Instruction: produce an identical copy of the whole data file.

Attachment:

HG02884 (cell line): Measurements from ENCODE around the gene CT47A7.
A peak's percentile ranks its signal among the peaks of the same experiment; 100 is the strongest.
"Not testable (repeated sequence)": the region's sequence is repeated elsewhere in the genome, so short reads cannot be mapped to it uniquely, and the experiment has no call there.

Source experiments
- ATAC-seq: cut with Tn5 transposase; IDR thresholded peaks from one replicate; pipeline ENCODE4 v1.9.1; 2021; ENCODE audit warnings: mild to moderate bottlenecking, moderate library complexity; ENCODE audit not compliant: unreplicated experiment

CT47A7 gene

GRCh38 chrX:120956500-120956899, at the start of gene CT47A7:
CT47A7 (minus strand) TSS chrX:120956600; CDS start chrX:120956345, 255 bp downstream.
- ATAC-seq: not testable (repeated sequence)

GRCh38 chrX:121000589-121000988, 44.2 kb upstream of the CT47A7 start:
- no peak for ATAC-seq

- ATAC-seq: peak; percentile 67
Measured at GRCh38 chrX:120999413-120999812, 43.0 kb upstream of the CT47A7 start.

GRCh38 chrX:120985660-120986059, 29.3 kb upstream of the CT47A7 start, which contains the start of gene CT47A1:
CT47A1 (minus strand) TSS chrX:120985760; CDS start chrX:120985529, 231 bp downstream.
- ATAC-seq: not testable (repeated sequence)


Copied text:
HG02884 (cell line): Measurements from ENCODE around the gene CT47A7.
A peak's percentile ranks its signal among the peaks of the same experiment; 100 is the strongest.
"Not testable (repeated sequence)": the region's sequence is repeated elsewhere in the genome, so short reads cannot be mapped to it uniquely, and the experiment has no call there.

Source experiments
- ATAC-seq: cut with Tn5 transposase; IDR thresholded peaks from one replicate; pipeline ENCODE4 v1.9.1; 2021; ENCODE audit warnings: mild to moderate bottlenecking, moderate library complexity; ENCODE audit not compliant: unreplicated experiment

CT47A7 gene

GRCh38 chrX:120956500-120956899, at the start of gene CT47A7:
CT47A7 (minus strand) TSS chrX:120956600; CDS start chrX:120956345, 255 bp downstream.
- ATAC-seq: not testable (repeated sequence)

GRCh38 chrX:121000589-121000988, 44.2 kb upstream of the CT47A7 start:
- no peak for ATAC-seq

- ATAC-seq: peak; percentile 67
Measured at GRCh38 chrX:120999413-120999812, 43.0 kb upstream of the CT47A7 start.

GRCh38 chrX:120985660-120986059, 29.3 kb upstream of the CT47A7 start, which contains the start of gene CT47A1:
CT47A1 (minus strand) TSS chrX:120985760; CDS start chrX:120985529, 231 bp downstream.
- ATAC-seq: not testable (repeated sequence)